Important Silversmiths – Elkington & Co
The firm, founded in 1815, became very popular for pioneering the electroplating and gilding techniques.
It was established in Birmingham by George Richards Elkington’s uncle. George Richards took over the business after his uncle’s death together with his cousin Henry Elkington. A third partner, Josiah Mason who manufactured pens joined the firm from 1842 to 1861, when he left. After George Richards death in 1865 his sons successfully managed the business, which operated independently as Elkington & Co. until 1963.
In 1830s Elkington & Co. were awarded the first patents for mastering the electroplating technique which consists in applying a thin coat of silver to a different metal using electricity. The process was then brought to perfection in 1840, thanks to the recent chemical discoveries of John Wright, a Birmingham surgeon. The Elkingtons quickly understood the potential of the new technology and acquired rights and patents of this improvement.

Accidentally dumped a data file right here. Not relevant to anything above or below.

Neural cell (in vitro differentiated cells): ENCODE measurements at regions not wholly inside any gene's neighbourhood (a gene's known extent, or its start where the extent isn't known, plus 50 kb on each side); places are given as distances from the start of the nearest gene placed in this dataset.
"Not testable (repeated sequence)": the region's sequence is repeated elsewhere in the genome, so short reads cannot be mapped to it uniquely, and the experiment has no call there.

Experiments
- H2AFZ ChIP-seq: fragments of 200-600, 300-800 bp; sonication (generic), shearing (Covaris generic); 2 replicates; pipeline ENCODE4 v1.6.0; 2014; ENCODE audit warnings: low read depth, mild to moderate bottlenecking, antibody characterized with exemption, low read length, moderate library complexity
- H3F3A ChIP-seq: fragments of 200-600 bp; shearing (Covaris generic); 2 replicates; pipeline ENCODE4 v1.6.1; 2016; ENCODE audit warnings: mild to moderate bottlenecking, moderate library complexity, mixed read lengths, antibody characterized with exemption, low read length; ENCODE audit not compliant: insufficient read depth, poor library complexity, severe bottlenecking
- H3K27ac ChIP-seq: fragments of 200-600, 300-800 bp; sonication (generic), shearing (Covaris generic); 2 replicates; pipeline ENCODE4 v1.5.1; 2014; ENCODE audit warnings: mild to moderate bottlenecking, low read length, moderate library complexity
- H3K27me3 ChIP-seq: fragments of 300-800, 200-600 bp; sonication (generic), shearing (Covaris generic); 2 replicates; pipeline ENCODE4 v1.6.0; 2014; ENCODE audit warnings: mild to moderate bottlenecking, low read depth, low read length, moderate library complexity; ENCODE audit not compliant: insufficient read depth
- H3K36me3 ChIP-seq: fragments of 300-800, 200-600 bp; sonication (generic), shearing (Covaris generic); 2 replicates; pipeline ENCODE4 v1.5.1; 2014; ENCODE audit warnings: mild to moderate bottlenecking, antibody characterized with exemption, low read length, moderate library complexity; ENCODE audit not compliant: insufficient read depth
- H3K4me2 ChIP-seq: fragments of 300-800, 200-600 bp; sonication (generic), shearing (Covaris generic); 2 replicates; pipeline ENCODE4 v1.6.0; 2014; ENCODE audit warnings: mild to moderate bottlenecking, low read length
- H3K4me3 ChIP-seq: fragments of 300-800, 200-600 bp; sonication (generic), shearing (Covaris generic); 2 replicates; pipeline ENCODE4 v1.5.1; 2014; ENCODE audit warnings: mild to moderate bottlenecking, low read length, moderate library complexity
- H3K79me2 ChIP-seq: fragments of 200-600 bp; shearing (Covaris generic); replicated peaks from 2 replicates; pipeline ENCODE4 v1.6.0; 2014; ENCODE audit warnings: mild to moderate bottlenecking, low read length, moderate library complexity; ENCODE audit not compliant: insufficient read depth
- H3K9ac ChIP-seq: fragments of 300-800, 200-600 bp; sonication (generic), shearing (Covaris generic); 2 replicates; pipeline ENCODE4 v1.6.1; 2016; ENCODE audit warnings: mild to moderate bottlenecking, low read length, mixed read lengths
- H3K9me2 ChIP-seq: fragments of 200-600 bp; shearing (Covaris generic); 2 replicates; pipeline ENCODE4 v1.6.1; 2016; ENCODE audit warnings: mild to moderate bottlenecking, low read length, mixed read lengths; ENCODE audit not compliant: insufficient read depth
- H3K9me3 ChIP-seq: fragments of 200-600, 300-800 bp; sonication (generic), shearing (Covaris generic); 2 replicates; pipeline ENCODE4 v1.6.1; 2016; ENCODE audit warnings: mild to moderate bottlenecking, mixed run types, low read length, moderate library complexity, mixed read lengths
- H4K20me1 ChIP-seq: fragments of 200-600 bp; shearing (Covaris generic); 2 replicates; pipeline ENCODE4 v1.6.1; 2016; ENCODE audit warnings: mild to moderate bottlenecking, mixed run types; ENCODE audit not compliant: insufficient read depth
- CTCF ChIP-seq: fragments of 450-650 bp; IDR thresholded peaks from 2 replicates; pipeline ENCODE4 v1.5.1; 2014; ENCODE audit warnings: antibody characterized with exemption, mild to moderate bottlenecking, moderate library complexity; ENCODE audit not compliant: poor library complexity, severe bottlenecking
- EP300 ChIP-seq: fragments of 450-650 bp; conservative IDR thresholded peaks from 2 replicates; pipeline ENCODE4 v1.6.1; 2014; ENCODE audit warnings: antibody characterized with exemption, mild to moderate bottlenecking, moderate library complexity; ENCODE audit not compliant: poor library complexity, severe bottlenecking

The firm produced a great number of electrotypes, perfect electroplated reproductions of metal objects. Henry Cole, first director of the South Kensington Museum (today Victoria & Albert Museum) grasped the educational potential of the new technique, and agreed with Elkington to take moulds of historic objects in museums in England and around the world. By 1920 the V&A held about 1000 electrotypes, later sold to the public and other museums.
However the production of the firm was very diversified. Electroplated tablewares became extremely popular in the Victorian market and the company kept growing, counting 1000 employees in 1880. They received important commissions and supplied tableware and cutlery for the Titanic and the Royal Yacht Britannia’s banqueting room.
For the fine quality, accuracy artistic design typical of their production the company was awarded the Royal Warrant by Queen Victoria and held it for six consecutive reigns.